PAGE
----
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U.S. Journalist Held In Iran Continues Hunger Strike

Illustration for article titled U.S. Journalist Held In Iran Continues Hunger Strike

Roxana Saberi, the Iranian-American journalist jailed in Iran for allegedly spying for the United States, has vowed to continue her hunger strike until she is released, though her father says she is "very weak."

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Saberi was sentenced to eight years in prison after a one-day trial behind closed doors on April 18, according to the Associated Press. She was held in late January for buying a bottle of wine, then arrested for reporting without press credentials. Later she was charged with espionage.

Saberi's parents were allowed to visit her in Tehran's Evin prison yesterday for her 32nd birthday. ''Roxana is very weak and pale," said her father, Reza Saberi, ''She is only drinking sweetened water to remain alive.''

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Saberi, a dual Iranian-American citizen, was born in the U.S. The former Miss North Dakota attended Northwestern University and moved to Iran six years ago, where she freelanced for National Public Radio and the BBC. Iranian officials revoked her press credentials in 2006, but NPR says she continued to file short news items. She was also working on a book about Iranian culture.

After her detention, U.S. officials immediately demanded Saberi's release, and her case has been a source of tension between the U.S. and Iran as President Obama attempts to ease relations with Iran. CNN reports that last weekend President Obama said he is, "gravely concerned with her safety and well-being," adding, "she is an American citizen, and I have complete confidence that she was not engaging in any sort of espionage." During an interview last week, ABC News' George Stephanopoulos asked President Mahmoud Ahmadinejad if he would accept President Obama's word and release Saberi as a goodwill gesture. Ahmadinejad said, "Let's see if our judiciary allows for that, sure. But if they do not allow for that, no. I am afraid not." Saberi's lawyer appealed her case on Saturday and a spokesmen said Iran's appeals court would reconsider her verdict.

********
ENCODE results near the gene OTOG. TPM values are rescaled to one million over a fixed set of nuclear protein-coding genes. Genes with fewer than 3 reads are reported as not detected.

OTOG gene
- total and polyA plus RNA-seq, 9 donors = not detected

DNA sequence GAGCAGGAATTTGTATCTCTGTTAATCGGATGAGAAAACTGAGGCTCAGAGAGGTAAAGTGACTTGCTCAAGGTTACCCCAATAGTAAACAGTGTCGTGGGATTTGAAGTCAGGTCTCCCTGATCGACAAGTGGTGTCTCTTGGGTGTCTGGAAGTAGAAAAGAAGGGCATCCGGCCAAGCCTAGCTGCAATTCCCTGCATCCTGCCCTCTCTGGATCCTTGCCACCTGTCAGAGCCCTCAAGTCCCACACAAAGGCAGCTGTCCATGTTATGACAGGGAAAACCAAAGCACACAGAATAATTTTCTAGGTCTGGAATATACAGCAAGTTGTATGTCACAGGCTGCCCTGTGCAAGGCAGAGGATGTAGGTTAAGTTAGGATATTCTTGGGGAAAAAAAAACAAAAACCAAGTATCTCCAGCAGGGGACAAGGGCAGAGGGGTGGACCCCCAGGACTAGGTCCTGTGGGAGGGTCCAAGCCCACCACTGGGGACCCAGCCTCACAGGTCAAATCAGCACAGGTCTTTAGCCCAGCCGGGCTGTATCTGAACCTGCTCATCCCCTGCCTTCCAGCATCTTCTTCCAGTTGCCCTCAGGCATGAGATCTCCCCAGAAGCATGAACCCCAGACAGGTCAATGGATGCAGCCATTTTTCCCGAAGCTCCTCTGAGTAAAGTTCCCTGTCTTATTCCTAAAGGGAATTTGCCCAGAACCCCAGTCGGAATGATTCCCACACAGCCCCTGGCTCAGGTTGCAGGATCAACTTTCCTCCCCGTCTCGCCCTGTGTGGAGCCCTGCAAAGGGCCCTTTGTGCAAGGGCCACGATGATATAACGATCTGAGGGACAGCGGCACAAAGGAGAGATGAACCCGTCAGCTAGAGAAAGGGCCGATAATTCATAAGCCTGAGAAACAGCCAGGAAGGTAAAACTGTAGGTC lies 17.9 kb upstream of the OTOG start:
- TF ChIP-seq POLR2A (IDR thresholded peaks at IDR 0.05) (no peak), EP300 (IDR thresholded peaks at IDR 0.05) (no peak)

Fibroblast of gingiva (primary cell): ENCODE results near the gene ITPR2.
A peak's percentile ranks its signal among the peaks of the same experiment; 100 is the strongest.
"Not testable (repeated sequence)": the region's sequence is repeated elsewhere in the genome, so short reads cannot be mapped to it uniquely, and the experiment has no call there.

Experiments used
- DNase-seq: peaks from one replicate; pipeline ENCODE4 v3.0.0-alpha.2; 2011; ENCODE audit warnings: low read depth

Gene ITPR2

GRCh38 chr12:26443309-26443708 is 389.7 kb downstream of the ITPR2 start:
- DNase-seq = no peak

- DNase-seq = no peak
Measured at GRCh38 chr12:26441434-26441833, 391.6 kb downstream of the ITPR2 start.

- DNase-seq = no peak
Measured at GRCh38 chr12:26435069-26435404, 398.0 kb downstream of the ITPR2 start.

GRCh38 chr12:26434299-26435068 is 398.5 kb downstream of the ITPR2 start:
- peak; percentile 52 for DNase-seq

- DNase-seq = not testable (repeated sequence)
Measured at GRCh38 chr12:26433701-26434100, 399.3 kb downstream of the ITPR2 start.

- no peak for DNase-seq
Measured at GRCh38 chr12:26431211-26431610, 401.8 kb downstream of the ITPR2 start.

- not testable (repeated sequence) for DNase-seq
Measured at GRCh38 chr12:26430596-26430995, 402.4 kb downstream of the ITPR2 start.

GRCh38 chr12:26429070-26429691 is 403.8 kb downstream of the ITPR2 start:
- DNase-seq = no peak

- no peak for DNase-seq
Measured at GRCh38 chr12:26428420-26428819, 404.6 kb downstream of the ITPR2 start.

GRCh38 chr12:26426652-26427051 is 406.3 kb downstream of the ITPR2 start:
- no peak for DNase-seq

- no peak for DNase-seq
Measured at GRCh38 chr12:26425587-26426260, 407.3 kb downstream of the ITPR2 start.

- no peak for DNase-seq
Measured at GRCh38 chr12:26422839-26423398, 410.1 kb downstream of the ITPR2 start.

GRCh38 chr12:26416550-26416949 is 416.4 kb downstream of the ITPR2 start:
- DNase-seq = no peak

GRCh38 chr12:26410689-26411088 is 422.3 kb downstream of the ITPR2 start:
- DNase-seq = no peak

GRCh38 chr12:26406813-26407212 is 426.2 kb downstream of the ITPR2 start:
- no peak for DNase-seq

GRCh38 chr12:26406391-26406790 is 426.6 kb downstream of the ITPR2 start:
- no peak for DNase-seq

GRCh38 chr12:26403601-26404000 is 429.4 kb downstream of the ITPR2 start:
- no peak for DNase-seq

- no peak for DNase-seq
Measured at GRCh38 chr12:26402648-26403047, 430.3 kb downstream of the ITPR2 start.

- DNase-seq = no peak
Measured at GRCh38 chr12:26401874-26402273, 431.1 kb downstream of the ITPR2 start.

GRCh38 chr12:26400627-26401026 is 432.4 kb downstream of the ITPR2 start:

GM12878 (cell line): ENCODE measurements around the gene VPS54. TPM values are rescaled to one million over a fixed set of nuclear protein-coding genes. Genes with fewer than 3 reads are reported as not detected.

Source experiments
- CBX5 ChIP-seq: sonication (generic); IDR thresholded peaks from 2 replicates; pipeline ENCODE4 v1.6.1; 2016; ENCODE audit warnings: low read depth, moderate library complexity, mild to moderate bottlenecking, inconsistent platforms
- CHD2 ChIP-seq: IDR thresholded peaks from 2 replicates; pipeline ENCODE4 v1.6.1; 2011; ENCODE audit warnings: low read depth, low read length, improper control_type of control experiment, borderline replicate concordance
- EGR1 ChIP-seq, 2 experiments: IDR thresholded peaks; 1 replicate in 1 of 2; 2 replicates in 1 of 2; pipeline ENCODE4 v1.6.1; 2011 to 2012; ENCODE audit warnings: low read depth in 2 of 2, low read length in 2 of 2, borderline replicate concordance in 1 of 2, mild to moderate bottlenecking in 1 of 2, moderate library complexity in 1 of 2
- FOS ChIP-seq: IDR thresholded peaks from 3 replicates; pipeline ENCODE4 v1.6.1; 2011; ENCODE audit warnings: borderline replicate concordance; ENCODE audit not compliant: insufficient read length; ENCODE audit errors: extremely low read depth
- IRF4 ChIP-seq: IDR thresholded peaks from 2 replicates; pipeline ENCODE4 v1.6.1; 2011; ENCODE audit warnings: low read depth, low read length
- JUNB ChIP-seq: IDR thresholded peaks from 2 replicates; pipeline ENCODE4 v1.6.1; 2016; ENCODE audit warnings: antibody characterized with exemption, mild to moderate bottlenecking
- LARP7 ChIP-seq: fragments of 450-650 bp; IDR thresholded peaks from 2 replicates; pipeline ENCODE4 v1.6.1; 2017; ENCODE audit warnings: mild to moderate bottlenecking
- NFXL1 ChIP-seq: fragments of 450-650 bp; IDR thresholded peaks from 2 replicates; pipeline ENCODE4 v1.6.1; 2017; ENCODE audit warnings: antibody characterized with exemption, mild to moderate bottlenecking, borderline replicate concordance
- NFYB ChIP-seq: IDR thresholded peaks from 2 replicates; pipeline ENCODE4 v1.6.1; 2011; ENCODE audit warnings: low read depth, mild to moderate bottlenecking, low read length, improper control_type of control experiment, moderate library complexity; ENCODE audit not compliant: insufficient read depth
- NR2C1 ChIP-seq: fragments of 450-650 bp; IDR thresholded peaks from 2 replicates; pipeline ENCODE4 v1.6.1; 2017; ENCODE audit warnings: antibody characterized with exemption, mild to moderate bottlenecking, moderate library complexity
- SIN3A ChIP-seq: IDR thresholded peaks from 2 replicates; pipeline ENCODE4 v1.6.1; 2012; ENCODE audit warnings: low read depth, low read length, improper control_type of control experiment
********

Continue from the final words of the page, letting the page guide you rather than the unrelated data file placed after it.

Many people are campaigning for the Iranian court to commute her sentence. The Obama administration said it is working with Swiss intermediaries in Iran to secure her release and Jesse Jackson has offered to "travel with a delegation to Iran, if we are permitted, and make an appeal for her freedom," says CNN. Iranian filmmaker Bahman Ghobadi has also released a letter claiming that he and Saberi were engaged; in the letter, reprinted in Time, he says that she wanted to leave Iran, but he convinced Saberi to stay until he finished his film. He wrote:

It is with tears in my eyes that I say she is innocent and guiltless. It is me, who has known her for years, and shared every moment with her, who declares it. She was always busy reading and doing her research. Nothing else ...

And now my heart is full of sorrow. Because it is me who incited her to stay here. And now I can't do anything for her. Roxana wanted to leave Iran. I kept her from it.

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Father Says U.S. Journalist Jailed In Iran "Very Weak" [The Associated Press]
Jesse Jackson Offers To Go To Iran To Help Free Journalist [CNN]
George's Bottom Line: Journey To Tehran [ABC News]
Roxana Update: Letter From her Friend [Time]

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DISCUSSION

I don't mean to sound callous or rude but what is the point of going on a hunger strike? (I'm talking in general, not just with this woman.)

I mean, if you are being held by captors that are content to let you die in prison, that do not care about your well-being, that refuse to listen to reason even when other countries are trying to negotiate with them and they ignore all the evidence that points to your innocence, why do people think that going on a hunger strike will make such captors come to their senses?